Community NHS staff in Kent receive covid vaccinations

Vaccination programme

Community Respiratory Practitioner Helen Gremo was first to be vaccinated today (Monday, 28 December) as hundreds of frontline community NHS staff in Kent join colleagues from across the country in the nationwide vaccination programme.

Kent Community Health NHS Foundation Trust (KCHFT), which is delivering the programme at Aylesham, is also supporting the vaccination of care home workers too and staff from other NHS trusts.

Helen, a specialist respiratory practitioner who works at Whitstable and Tankerton Hospital was the first to receive her vaccine at Aylesham Health Centre when it opened its doors at 8am this morning to become part of the vaccination programme rollout.

Helen Gremo

She said: “For me, my priority is protecting patients. Working in a respiratory team, we have a responsibility to support the vaccination programme. If I can reduce my risk, it means I am protecting my patients and supporting colleagues as I am not going to be off work.’’

Having the vaccination may enable Discharge Manager Philippa Toy to rejoin her colleagues in the  team at the Queen Elizabeth the Queen Mother Hospital in Margate. Philippa has not been able to work in the hospital since March because she has a respiratory condition that makes her high-risk, so she been working at home, but is desperate to return to support her colleagues.

Philippa Toy

Government advice is that NHS staff should be among the first to receive the vaccine and invites to staff will follow the categories set out by the Joint Committee on Vaccination and Immunisation (JCVI), which means starting with patient-facing colleagues who are at highest risk first.

This is especially important in Kent due to high COVID-19 infection rates and spread of the new variant of the virus.

NHS colleagues are asked not to book a vaccination until they have received a letter inviting them to attend to be vaccinated. The Aylesham site joins those already up and running in Kent vaccinating people in priority groups recommended by the JCVI. The identified priority groups mean that anyone aged 80 and over is being vaccinated first followed by other groups, such as anyone aged 70 and over; this is to make sure those who are most vulnerable are supported as quickly as possible .

KCHFT’s Medical Director and Faversham GP Dr Sarah Phillips said she would urge everyone to have the vaccination when it was their turn in an effort to reduce the spread of the virus and to give the best possible chance to bring an end to the pandemic.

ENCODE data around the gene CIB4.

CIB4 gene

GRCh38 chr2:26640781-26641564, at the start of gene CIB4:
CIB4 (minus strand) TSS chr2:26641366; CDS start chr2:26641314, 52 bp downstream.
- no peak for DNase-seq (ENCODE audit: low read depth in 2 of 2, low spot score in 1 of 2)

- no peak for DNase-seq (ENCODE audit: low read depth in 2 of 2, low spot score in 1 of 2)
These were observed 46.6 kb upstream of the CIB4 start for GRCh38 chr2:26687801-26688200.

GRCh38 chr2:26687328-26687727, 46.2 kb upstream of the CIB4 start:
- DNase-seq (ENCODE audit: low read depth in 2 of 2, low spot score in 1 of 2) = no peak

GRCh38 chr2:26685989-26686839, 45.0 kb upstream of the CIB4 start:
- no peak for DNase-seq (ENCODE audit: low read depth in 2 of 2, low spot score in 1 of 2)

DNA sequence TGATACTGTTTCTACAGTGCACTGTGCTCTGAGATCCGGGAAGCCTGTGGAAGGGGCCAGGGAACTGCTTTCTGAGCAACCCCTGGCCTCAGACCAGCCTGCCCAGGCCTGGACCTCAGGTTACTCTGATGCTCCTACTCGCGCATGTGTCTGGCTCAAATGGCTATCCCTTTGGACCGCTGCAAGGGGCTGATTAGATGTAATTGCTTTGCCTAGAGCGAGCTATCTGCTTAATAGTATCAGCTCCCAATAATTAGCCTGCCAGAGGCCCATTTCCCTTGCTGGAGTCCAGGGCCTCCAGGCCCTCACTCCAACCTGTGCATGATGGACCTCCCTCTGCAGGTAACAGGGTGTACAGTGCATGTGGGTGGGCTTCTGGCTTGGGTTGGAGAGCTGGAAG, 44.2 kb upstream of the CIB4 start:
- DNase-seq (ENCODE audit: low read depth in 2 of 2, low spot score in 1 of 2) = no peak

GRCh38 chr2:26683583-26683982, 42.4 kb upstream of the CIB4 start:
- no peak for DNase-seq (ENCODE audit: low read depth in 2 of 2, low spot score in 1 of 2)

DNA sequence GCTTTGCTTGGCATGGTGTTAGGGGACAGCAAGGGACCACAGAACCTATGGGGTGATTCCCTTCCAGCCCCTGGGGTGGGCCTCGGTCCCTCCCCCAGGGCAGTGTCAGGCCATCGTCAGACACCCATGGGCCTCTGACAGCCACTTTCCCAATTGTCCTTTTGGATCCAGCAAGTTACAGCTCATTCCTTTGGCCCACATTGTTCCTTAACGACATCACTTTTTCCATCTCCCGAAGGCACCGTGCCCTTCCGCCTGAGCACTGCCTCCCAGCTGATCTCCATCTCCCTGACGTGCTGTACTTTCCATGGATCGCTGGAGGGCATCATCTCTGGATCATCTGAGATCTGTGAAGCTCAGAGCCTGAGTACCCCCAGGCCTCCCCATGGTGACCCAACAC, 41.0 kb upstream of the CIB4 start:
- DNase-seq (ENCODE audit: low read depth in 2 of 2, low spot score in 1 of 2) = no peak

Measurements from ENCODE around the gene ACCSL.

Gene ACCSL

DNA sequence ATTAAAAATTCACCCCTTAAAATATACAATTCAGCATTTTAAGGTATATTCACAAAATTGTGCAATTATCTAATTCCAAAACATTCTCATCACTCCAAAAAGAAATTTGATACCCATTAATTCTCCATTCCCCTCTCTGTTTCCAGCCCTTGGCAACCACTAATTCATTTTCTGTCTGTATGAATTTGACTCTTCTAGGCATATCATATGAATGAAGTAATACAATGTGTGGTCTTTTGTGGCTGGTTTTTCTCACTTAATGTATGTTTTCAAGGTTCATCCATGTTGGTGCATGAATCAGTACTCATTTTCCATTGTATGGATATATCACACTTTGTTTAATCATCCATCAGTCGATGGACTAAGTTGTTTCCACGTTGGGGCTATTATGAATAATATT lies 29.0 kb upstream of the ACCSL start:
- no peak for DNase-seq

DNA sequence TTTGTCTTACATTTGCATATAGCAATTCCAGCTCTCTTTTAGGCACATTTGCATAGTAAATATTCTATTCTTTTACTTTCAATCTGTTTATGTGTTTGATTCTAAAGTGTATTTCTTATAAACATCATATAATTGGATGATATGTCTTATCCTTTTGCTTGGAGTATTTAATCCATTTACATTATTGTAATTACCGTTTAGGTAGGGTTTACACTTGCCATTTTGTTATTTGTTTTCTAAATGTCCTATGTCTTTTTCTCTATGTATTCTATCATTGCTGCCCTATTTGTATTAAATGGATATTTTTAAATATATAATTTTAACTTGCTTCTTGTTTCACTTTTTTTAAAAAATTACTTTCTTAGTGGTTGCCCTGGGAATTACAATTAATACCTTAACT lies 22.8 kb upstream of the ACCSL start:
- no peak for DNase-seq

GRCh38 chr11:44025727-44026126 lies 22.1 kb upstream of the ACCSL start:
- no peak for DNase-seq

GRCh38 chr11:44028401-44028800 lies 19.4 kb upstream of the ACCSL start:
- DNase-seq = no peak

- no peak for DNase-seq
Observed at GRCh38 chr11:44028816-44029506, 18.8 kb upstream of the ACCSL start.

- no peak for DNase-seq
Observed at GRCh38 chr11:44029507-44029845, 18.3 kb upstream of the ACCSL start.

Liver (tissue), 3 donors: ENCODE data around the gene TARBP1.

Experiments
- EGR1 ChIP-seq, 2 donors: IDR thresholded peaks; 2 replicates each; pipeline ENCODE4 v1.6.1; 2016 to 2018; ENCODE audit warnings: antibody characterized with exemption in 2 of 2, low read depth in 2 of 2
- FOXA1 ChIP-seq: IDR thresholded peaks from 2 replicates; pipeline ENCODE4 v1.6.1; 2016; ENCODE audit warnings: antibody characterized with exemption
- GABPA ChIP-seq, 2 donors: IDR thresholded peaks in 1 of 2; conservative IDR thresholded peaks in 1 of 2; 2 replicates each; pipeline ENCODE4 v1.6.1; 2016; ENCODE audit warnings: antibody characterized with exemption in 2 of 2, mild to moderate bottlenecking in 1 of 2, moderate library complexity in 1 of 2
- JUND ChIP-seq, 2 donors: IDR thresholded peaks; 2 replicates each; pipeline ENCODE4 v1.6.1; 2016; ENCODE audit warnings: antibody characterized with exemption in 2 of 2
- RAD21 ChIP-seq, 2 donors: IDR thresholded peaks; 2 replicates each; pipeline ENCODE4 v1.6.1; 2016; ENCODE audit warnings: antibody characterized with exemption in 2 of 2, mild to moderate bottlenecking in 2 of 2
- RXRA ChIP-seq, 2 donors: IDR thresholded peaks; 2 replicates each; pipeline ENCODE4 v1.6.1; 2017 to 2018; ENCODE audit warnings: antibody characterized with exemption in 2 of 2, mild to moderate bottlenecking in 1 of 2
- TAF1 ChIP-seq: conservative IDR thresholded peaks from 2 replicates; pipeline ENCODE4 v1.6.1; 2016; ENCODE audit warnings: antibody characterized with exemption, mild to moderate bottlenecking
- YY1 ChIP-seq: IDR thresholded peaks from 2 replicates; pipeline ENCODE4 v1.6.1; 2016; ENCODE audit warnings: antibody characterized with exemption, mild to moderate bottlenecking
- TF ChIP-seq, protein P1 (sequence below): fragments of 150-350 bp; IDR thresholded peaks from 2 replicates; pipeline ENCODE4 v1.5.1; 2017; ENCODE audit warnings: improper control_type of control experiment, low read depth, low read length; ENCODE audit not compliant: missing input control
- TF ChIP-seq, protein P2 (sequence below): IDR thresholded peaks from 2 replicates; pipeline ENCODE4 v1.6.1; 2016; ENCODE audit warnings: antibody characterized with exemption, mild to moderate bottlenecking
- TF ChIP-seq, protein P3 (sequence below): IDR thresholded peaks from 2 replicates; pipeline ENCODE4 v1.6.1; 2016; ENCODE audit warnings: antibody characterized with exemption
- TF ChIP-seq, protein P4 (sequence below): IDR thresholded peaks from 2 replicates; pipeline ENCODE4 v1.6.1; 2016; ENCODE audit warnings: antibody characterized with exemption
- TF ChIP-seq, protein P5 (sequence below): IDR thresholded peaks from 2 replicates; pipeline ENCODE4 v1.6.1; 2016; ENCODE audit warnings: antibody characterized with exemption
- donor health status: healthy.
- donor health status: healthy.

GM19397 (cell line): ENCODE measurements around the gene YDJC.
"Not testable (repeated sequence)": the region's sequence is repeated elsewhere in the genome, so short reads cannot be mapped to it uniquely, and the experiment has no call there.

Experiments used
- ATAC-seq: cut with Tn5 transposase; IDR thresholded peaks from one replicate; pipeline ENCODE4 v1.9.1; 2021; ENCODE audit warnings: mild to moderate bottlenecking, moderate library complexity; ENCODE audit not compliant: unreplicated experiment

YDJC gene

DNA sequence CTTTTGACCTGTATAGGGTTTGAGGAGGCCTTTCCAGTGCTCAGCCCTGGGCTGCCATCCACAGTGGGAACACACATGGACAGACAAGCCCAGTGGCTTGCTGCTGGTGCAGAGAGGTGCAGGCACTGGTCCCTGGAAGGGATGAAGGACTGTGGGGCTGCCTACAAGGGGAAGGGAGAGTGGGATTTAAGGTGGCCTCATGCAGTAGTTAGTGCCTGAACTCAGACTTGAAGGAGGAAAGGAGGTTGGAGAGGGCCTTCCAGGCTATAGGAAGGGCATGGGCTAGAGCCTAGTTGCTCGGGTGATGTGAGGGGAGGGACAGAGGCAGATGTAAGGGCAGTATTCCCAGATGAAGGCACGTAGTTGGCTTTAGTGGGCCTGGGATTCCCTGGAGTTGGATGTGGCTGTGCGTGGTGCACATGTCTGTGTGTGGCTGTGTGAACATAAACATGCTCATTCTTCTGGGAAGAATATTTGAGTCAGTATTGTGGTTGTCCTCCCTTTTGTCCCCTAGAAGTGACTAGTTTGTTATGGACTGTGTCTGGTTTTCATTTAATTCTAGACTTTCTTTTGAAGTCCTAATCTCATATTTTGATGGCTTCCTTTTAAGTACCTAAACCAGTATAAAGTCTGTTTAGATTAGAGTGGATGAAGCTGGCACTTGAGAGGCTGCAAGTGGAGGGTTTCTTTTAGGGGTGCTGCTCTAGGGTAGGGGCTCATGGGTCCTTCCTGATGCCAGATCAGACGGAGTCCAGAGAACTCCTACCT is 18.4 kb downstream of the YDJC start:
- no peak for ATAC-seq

Vaccinations for community NHS staff

“I am so proud of the work the teams from Kent Community Health NHS Foundation Trust have done during the pandemic. Each and every one of them has put their life on hold in one way or another to do the very best for our patients, clients and service users.

“We know our patient-facing colleagues are more at risk of contracting Covid-19 in the course of their work and it’s a special day to watch the first of our staff, alongside our colleagues in care homes, come forward to be protected against the virus.

“The recent rise in cases and emergence of a new variant of the virus shows that we cannot let out guard down. As a GP, I will absolutely be having the vaccine when it is my turn and I am pleased to see so many people taking up the offer of the vaccine when invited. It’s safe, effective and offers us the best possible chance to bring an end to the pandemic.”


  1. I had to go to QEQM yesterday for a scan and was chatting to one of the staff and asked if she had yet had her first vaccination. She said no but she didn’t know if she would as QEQM staff have to go to Ashford and as she doesn’t drive, it would mean going on public transport and taking much of a day and she didn’t want to do that as she is a single mum and doesn’t see much of her child anyway. But point of this post is – how unfair that our hard working staff at QEQM have to waste so much of their limited free time going to Ashford for this vaccination. I know it has to be kept at a very low temperature, but surely there must be a way of bringing this vaccination from Ashford to QEQM once or twice a day and staff being vaccinated before or after their work shift. If it can be done locally for the elderly then our QEQM staff more than deserve it being local for them.

    • Let’s be positive.
      In a record time, several vaccines have been produced, and one is now being offered freely to vulnerable groups.
      In record time, logistics and distribution chains have been set up.
      That’s fantastically good news.
      It would be better if point of delivery was nearer. But: if you’d been told you’d won the Euromillians, but had to go to, say, Ashford, to pick up the cheque in person, you’d be off like a shot.

  2. The staff need to be vaccinated first to halt the spread of the virus. QEQM has been the source of the virus.
    I am afraid being positive only gets you so far. There is little point in vaccinating 8o year olds if the NHS staff and Care home staff are off sick with Covid or passing on the virus to 70,60 year olds, and those with impaired immune systems.
    The trust is badly run, far too big, and centred on Ashford.
    Ashford is not East Kent or central to anything.
    Even if public transport was running well, the Wm Harvey is badly connected.
    In 2021 health care in East Kent needs a thorough sorting out.
    At the present rate it will take over two years to vaccinate everyone. My guess all hinges on the availability of the Astra Zeneca vaccine because its is cheaper and easier to use.

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